10 concentration camps.
10 different places where you are starved, tortured, and worked mercilessly.
It's something no one could imagine surviving.
But it is what Yanek Gruener has to face.
As a Jewish boy in 1930s Poland, Yanek is at the mercy of the Nazis who have taken over. Everything he has, and everyone he loves, have been snatched brutally from him. And then Yanek himself is taken prisoner -- his arm tattooed with the words PRISONER B-3087.
He is forced from one nightmarish concentration camp to another, as World War II rages all around him. He encounters evil he could have never imagined, but also sees surprising glimpses of hope amid the horror. He just barely escapes death, only to confront it again seconds later.
Can Yanek make it through the terror without losing his hope, his will -- and, most of all, his sense of who he really is inside?
Based on an astonishing true story.
Each chapter in this narrative represents a different concentration camp that the main character, Yanek, is sent to. In terms of providing a broad view of the various different horrors the Jewish people were subjected to at the hands of the Nazis, this book certainly does a good job, but I found it to be very surface level.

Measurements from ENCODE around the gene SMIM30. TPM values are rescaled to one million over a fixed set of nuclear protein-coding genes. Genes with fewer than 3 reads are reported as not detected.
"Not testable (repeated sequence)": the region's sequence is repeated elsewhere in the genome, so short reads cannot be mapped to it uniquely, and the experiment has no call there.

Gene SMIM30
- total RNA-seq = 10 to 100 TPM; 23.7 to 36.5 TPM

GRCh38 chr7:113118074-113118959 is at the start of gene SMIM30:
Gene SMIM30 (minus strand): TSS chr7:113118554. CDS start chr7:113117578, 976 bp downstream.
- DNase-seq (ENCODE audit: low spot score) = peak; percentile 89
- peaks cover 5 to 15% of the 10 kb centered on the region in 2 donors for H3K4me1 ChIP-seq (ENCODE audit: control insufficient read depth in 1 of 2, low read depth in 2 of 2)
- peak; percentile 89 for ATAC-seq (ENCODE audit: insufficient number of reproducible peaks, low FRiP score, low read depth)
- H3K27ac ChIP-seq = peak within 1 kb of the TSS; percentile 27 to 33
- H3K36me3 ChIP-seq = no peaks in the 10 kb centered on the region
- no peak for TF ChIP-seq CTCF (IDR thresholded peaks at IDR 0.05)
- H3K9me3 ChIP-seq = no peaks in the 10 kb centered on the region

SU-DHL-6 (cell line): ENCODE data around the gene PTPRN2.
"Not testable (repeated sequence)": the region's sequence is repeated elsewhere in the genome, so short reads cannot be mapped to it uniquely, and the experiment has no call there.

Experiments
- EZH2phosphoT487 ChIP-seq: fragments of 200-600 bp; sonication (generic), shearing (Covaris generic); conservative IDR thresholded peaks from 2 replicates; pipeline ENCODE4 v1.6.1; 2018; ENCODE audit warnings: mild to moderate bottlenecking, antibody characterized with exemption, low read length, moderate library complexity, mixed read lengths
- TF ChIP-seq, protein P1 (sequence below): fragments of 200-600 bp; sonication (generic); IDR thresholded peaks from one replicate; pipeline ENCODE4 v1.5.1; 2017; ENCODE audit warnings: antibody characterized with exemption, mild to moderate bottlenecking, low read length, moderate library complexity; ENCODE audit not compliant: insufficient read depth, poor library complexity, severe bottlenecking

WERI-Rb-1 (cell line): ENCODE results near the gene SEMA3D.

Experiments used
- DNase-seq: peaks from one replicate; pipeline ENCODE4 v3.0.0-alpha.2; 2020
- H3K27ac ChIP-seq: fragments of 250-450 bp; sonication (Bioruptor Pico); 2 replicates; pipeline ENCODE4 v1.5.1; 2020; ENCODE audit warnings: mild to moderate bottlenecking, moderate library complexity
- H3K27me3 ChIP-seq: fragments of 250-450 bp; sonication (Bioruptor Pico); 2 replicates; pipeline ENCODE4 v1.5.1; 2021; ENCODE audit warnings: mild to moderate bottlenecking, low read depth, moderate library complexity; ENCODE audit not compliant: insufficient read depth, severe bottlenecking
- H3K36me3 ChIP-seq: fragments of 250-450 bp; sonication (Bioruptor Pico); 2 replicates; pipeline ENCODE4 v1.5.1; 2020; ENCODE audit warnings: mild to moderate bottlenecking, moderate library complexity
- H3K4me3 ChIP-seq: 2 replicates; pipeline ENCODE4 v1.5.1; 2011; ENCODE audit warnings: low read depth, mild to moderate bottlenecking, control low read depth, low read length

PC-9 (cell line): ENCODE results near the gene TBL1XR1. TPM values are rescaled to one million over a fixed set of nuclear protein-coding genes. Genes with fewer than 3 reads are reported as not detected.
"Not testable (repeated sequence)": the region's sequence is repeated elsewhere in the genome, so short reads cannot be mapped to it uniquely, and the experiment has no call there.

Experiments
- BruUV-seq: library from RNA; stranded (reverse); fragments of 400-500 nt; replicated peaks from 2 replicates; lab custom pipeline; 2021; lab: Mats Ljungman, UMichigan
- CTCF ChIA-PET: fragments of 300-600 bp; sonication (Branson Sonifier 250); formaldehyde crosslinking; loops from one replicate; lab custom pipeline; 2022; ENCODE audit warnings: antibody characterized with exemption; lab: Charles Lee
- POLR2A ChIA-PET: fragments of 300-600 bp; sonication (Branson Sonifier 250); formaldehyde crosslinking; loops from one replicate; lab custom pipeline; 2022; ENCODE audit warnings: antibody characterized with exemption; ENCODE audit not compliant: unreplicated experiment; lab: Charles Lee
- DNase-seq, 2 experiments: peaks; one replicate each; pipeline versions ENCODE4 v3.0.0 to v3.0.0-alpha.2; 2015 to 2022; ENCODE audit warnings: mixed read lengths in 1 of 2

Yanek experienced and witnessed numerous horrors, lost friends and family, and struggled to hold onto hope. The book does not shy away from the gory details, but I didn't find it to be overly graphic. The biggest issue I had with the narrative is that the story felt very rushed. Because it was trying to cover so much ground, each camp was reduced to a short chapter, which didn't allow for some of the elaborating details I would have liked. I suppose the rushed feeling did add some suspense to the narrative, but I felt it was more of a hindrance to the story than a benefit.
Nonetheless, I did like the book enough to include it in future book circles to supplement our unit on identify when we read books like Anne Frank: The Diary of a Young Girl and Hana's Suitcase.